If you would like to read the other parts in this article series please go to:
Many users are asking if this tool works also with Exchange 2007. When I first heard about it, this thought came to my mind: “I bet it doesn’t as it is probably based on the Exchange 2010 New-MailboxImportRequest cmdlet!” Then, I read that Microsoft’s comment on this is that they haven’t tested the tool against Exchange 2007 and it might or might not work. This to me says that it probably works but Microsoft doesn’t want to support it! So, let’s give it a try!
First, I decided to go for it and test the tool without any changes besides the requirement to only import to archive (Figure 2.18 in the second article of this series). Using the search I had already done I tried importing the same PST to a mailbox in Exchange 2007. I thought I would have to change the permissions on the service account at least, but it worked straight away without any issues!
Once I logged in to Outlook Web Access I had all the PST’s content in my mailbox:
Figure 4.1: Import Results in Exchange 2007
Notice that even though the PST file doesn’t have a Calendar, Contacts or Tasks folders, for example, they were created when importing to a 2007 mailbox but not on a 2010 mailbox.
The other difference is that some items were marked as unread while in the 2010 mailbox they were left as read.
Does this prove that the tool doesn’t use the 2010 PowerShell cmdlet I was thinking about, but probably some intellectual property acquired from RedGate? It could use both the New-MailboxImportRequest cmdlet for Exchange 2010 and the Import-Mailbox cmdlet for Exchange 2007 but from Microsoft’s comment I really doubt it.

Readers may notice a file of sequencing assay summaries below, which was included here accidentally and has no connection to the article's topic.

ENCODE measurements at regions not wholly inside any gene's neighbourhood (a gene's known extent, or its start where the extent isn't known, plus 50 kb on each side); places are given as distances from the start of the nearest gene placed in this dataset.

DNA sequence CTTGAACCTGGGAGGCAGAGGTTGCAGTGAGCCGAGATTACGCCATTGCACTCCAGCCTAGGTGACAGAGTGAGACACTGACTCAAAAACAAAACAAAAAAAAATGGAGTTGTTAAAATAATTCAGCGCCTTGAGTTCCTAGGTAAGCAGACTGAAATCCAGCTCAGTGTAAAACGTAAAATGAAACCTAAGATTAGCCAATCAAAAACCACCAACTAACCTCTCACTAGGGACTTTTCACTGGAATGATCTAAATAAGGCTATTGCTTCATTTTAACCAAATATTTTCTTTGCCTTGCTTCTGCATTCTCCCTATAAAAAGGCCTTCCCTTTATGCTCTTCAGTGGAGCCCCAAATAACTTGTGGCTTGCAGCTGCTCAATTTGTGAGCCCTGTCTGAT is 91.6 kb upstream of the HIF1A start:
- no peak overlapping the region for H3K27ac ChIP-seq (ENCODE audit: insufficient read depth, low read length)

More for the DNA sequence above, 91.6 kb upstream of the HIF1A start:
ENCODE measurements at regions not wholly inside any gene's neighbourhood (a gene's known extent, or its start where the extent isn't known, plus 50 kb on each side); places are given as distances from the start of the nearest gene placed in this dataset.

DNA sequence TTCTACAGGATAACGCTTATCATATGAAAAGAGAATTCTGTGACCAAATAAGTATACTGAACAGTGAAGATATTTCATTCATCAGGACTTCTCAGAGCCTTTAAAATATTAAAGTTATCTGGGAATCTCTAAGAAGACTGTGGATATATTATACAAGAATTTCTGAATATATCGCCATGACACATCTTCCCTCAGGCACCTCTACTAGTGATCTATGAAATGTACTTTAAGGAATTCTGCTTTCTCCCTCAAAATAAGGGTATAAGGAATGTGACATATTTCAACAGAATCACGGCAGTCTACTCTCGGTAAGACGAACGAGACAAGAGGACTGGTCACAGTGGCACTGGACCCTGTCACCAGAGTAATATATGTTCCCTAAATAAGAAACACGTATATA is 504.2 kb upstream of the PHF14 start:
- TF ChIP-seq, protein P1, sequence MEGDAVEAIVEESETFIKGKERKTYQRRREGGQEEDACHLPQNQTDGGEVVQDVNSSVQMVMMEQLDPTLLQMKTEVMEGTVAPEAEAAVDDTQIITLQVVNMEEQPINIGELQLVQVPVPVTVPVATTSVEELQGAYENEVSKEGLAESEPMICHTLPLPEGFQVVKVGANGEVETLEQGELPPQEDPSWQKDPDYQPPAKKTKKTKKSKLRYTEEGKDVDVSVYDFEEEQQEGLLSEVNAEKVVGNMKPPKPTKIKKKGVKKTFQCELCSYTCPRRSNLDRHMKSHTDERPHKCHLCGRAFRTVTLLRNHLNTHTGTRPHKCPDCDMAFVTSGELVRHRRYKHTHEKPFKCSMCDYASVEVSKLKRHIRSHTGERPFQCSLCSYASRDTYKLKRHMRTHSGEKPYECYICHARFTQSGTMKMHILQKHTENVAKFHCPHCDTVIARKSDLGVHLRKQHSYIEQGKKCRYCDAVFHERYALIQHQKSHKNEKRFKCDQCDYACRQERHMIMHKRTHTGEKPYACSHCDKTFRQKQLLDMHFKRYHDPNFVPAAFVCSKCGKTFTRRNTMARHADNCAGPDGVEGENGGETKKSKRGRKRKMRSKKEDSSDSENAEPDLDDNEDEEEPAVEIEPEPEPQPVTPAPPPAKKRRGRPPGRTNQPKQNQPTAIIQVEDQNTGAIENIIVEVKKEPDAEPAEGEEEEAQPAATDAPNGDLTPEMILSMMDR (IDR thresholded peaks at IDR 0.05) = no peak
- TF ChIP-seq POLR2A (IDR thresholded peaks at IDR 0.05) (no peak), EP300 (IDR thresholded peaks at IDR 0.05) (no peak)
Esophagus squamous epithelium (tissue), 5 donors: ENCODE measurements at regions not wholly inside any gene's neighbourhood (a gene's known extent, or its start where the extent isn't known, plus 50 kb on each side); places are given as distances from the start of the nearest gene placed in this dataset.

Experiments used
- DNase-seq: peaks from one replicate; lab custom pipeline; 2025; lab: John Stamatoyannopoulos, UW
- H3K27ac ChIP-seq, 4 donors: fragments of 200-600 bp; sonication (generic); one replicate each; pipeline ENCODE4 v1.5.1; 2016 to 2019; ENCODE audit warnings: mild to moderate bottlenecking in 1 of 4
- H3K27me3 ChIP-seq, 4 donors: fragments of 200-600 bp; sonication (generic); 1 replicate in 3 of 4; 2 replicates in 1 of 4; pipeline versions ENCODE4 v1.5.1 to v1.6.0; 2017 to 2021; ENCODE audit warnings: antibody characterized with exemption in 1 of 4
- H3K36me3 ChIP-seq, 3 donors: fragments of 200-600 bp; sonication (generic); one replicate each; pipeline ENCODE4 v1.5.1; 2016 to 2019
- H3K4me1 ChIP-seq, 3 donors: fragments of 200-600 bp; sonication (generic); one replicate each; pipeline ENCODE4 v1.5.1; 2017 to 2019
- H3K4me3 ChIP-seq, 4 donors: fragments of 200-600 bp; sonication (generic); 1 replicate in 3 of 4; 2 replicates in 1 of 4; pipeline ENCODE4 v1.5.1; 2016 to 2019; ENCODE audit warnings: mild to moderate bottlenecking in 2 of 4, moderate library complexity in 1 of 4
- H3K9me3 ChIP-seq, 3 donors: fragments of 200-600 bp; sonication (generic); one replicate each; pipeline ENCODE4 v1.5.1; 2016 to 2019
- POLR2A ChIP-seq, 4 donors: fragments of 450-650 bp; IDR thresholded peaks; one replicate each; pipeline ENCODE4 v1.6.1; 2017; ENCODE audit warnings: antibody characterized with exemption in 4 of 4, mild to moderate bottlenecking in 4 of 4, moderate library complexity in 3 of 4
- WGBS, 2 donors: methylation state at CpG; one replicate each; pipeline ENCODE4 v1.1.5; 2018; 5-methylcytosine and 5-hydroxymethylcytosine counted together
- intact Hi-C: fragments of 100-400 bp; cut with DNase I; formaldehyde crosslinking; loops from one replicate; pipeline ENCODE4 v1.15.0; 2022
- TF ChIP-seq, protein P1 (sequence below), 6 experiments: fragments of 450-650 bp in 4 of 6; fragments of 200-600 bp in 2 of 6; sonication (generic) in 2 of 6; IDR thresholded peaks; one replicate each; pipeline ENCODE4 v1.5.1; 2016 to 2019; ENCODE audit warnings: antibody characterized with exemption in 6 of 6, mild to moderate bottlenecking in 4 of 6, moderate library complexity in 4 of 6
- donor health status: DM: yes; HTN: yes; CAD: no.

In order to confirm this, I used the Search-AdminAuditLog cmdlet in Exchange 2010 to look at all actions performed by the service account used but didn’t find anything. This to me proves it doesn’t use the Exchange cmdlets.
So what about Office 365? The process of importing PSTs to Office 365 is practically the same and when importing to an on-premise Exchange environment. The only differences are:
We need to configure the Online Connection Settings (Figure 2.16 in the second article of this series);
To create an Import List we select Cloud Import List instead of OnPrem Import List from the New Import List button;
We can’t use the Set to File Owner button;
We don’t need any Exchange server as the import is done directly from the Console to Office 365!
After you configure the Online Connection Settings and create an Import List, you are ready to go. Again, you will have to set the Destination Mailbox manually. When you click in Set Mailbox... a list of all your Office 365 mailboxes will appear for you to choose from. Please note that if you just configured the Online Connection Settings screen, it will take some time until all the information is retrieved so you might have to wait for a bit (in my case it took around 30 minutes)...
I then started the import process but shortly after I got an error: “Import Error: The RPC server is unavailable. (Exception from HRESULT: 0x800706BA)”
Looking at the tool’s logs in %ProgramData%\Microsoft\Exchange\PST Capture\Logs I found the following (amongst other information):
21:11:23.101|Error |PstToolImporting |7 |Failed to create message from MAPI. Subject was '-'
System.Runtime.InteropServices.COMException (0x800706BA): The RPC server is unavailable. (Exception from HRESULT: 0x800706BA)
in RedGate.PSTImporterForExchange.ImportEngine.PstEwsImporter.CreateMessageProblem(String message, String folder, MapiMessage msg, Boolean warnOnly)
Unfortunately, this didn’t reveal very useful (I don’t have an e-mail with the subject “-“!) except for emphasising the fact the tool uses RedGate’s own code. Searching for information, I found many users having the exact same error! Some say it is the firewall but in my case it was already disabled... Unfortunately, I haven’t been able to fix this issue yet...
Because I was keeping an eye on the import progress, it looked like it was able to import some messages. After logging in to my Office 365 e-mail account, I confirmed this was the case - it just didn’t import all of them: